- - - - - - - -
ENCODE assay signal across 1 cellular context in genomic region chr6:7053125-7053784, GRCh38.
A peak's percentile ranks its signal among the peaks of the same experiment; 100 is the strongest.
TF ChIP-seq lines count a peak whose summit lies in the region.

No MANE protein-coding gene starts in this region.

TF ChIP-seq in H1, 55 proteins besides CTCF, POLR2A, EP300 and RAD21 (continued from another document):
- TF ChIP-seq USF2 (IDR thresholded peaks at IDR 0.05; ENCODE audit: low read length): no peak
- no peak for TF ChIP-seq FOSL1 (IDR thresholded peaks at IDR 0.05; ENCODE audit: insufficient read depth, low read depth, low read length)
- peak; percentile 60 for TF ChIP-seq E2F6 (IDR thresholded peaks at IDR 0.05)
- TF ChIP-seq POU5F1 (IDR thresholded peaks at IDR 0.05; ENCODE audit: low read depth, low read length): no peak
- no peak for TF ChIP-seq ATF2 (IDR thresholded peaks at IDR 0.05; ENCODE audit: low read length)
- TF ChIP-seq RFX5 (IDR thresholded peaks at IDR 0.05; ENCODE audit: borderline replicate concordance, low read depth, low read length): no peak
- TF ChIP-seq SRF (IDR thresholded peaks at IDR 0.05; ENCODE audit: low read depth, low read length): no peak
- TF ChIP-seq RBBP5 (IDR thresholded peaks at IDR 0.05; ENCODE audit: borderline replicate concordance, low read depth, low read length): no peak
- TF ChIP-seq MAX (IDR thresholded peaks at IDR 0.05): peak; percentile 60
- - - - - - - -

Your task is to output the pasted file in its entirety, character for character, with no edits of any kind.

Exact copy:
ENCODE assay signal across 1 cellular context in genomic region chr6:7053125-7053784, GRCh38.
A peak's percentile ranks its signal among the peaks of the same experiment; 100 is the strongest.
TF ChIP-seq lines count a peak whose summit lies in the region.

No MANE protein-coding gene starts in this region.

TF ChIP-seq in H1, 55 proteins besides CTCF, POLR2A, EP300 and RAD21 (continued from another document):
- TF ChIP-seq USF2 (IDR thresholded peaks at IDR 0.05; ENCODE audit: low read length): no peak
- no peak for TF ChIP-seq FOSL1 (IDR thresholded peaks at IDR 0.05; ENCODE audit: insufficient read depth, low read depth, low read length)
- peak; percentile 60 for TF ChIP-seq E2F6 (IDR thresholded peaks at IDR 0.05)
- TF ChIP-seq POU5F1 (IDR thresholded peaks at IDR 0.05; ENCODE audit: low read depth, low read length): no peak
- no peak for TF ChIP-seq ATF2 (IDR thresholded peaks at IDR 0.05; ENCODE audit: low read length)
- TF ChIP-seq RFX5 (IDR thresholded peaks at IDR 0.05; ENCODE audit: borderline replicate concordance, low read depth, low read length): no peak
- TF ChIP-seq SRF (IDR thresholded peaks at IDR 0.05; ENCODE audit: low read depth, low read length): no peak
- TF ChIP-seq RBBP5 (IDR thresholded peaks at IDR 0.05; ENCODE audit: borderline replicate concordance, low read depth, low read length): no peak
- TF ChIP-seq MAX (IDR thresholded peaks at IDR 0.05): peak; percentile 60